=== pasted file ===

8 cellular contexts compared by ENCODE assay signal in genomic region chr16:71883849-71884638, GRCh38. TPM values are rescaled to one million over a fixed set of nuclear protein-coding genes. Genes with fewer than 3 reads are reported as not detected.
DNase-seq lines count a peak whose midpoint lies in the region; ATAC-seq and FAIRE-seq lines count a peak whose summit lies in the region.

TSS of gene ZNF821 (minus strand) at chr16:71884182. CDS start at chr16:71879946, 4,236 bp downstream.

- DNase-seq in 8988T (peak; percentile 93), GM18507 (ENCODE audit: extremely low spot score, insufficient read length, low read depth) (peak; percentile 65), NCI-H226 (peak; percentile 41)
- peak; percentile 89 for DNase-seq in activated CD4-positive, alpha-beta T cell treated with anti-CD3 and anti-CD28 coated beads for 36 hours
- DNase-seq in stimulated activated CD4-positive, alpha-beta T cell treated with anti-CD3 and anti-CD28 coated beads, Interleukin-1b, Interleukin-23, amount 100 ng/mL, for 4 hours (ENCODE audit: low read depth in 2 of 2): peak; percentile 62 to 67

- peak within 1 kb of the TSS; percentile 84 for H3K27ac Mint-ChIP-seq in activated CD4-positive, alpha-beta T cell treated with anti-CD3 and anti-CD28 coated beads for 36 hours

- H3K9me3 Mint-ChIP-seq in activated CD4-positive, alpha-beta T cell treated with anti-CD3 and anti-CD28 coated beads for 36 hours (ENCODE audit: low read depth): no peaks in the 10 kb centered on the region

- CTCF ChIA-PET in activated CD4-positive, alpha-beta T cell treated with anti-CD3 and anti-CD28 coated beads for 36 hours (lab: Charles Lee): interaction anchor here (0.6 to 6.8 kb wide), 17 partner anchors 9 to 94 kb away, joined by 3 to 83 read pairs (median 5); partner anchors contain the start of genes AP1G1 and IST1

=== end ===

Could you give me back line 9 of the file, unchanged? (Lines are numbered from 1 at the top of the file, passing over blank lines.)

- CTCF ChIA-PET in activated CD4-positive, alpha-beta T cell treated with anti-CD3 and anti-CD28 coated beads for 36 hours (lab: Charles Lee): interaction anchor here (0.6 to 6.8 kb wide), 17 partner anchors 9 to 94 kb away, joined by 3 to 83 read pairs (median 5); partner anchors contain the start of genes AP1G1 and IST1